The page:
Women Claim Jailer Rape in Federal Lawsuit27-Feb-2015
A lawsuit filed in federal court claims that two women were forcibly raped by a jailer while they were incarcerated at the Ottawa County Jail.
The lawsuit follows allegations made against Daniel Clements in 2013. Two women, aged 25 and 31, claim that while they were in solitary confinement in the Ottawa County Jail, the man raped them, saying he was "just doing [his] job," and threatening them with being placed "in lockdown forever" if they did not comply.They also accuse him of having sex with other inmates in exchange for providing them with cigarettes.
The claims of "official misconduct" were investigated by the OSBI in 2013, and the Bureau turned over its findings to the Ottawa County district attorney, who declined to file charges. According to Ottawa County District Attorney Kenny Wright, investigators "did not find any evidence of any criminal wrongdoing."
If the rape claims were unsubstantiated by a criminal investigation, why would the accusers file a lawsuit in the case?
Because the burden of proof is much lighter in a civil lawsuit than in a criminal case.
In a criminal case, the burden of proof lies with the prosecution, who must prove "beyond a reasonable doubt" that the defendant committed the crimes of which he or she is accused. In a civil case, on the other hand, the case is not "proven" beyond a reasonable doubt, but merely by a "preponderance of evidence"--in other words, it is more likely than not that the lawsuit defendant was culpable.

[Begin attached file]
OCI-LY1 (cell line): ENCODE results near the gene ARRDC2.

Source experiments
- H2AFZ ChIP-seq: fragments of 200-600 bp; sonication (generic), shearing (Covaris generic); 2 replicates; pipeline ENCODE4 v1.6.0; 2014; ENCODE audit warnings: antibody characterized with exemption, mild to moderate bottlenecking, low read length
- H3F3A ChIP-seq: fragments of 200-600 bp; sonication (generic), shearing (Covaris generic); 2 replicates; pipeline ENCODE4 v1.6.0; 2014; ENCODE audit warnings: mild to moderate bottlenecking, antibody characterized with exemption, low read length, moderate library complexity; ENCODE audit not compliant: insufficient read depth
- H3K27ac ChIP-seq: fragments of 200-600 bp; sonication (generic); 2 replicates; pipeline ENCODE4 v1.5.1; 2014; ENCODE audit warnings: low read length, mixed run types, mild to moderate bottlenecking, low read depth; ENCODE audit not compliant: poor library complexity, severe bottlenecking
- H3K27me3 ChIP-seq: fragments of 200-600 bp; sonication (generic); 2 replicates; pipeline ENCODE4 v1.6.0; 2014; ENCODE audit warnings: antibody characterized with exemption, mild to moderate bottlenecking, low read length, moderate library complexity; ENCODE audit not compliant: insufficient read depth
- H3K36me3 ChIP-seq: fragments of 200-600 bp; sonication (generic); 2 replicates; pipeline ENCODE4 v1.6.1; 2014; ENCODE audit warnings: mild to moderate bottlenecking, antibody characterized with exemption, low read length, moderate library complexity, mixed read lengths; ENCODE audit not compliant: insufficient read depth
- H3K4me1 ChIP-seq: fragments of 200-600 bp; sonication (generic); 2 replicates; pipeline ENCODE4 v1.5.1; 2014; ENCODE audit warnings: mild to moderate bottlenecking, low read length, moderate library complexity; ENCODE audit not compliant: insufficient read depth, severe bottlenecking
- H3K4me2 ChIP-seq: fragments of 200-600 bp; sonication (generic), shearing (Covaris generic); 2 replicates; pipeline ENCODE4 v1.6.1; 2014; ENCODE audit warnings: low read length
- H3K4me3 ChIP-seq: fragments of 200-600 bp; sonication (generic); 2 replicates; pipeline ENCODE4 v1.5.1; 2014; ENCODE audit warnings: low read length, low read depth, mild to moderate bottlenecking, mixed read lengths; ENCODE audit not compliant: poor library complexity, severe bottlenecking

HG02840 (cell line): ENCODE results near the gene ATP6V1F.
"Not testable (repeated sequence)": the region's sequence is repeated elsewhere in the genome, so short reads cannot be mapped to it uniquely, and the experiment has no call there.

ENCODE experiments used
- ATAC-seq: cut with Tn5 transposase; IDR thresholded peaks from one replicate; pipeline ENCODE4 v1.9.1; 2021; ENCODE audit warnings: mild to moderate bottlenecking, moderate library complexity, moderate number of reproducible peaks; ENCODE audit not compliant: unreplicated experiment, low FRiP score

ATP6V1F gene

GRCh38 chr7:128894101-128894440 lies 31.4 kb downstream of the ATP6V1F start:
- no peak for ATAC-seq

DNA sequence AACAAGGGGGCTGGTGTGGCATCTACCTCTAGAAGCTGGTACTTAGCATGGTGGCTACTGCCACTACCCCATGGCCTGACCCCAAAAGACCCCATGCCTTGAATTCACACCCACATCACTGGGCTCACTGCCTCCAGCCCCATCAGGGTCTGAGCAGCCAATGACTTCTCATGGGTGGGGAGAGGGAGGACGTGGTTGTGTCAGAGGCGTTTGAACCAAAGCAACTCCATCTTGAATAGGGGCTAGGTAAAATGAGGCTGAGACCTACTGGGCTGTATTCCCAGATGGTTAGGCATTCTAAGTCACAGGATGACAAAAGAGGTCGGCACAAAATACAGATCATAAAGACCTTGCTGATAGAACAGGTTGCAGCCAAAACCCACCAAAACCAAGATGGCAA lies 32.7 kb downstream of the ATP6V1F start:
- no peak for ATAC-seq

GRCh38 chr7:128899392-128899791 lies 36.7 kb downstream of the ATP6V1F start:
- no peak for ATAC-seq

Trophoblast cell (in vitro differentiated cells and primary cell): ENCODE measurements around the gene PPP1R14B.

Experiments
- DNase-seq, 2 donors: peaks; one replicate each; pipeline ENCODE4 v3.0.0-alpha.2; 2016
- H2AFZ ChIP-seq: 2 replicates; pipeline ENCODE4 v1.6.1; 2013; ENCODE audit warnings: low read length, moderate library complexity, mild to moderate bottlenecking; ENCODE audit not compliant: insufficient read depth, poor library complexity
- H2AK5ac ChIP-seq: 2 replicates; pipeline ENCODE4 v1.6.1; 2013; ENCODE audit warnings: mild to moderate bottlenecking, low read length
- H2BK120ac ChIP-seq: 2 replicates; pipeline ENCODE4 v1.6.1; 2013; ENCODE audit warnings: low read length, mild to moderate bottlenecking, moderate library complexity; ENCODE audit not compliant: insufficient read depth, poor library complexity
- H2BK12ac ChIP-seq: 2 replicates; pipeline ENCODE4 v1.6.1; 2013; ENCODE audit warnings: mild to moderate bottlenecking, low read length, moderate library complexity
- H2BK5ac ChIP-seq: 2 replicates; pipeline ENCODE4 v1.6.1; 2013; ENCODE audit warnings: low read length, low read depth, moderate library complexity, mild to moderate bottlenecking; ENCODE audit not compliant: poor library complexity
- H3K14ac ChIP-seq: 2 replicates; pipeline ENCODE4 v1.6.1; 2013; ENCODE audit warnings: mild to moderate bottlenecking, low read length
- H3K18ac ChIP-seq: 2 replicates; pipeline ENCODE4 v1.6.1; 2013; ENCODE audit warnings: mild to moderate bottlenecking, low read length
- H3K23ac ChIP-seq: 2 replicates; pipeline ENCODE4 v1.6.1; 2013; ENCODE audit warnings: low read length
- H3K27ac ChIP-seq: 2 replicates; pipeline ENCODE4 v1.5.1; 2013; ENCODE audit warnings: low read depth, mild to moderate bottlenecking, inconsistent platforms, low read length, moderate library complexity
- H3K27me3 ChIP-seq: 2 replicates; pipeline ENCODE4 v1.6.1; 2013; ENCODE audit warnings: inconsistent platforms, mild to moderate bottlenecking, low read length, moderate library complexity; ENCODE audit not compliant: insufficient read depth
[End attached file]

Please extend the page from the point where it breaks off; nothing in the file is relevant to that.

A notable case of an acquittal in criminal court followed by a civil judgment is the O.J. Simpson murder case. Simpson was acquitted of the murders of Nicole Brown Simpson and Ronald Goldman. However, the families of the murder victims filed a civil lawsuit against Simpson. The court held Simpson liable for $33.5 million in compensatory and punitive damages.
Obviously, forcible rape is against the law in Oklahoma. It is one of the seven acts of first degree rape defined in 21 O.S. § 1114. The penalty for first degree rape in Oklahoma is five years to life in prison.
It is also a violation of Oklahoma law for a jailer or other corrections official to have apparently consensual sex with an inmate or other person in custody. Because law enforcement officers and Department of Corrections employees are considered to be in a position of authority over jail or prison inmates, any apparent "consent" is assumed to be coerced. Therefore, there is no legal consent in sexual activity between the person in custody and the person holding custody. Sex with an inmate in exchange for cigarettes would be considered second degree rape, commonly called statutory rape.
While statutory rape is a lesser charge than first degree rape, it nonetheless carries harsh penalties. A person convicted of second degree rape faces up to 15 years of prison and lifetime sex offender registration.
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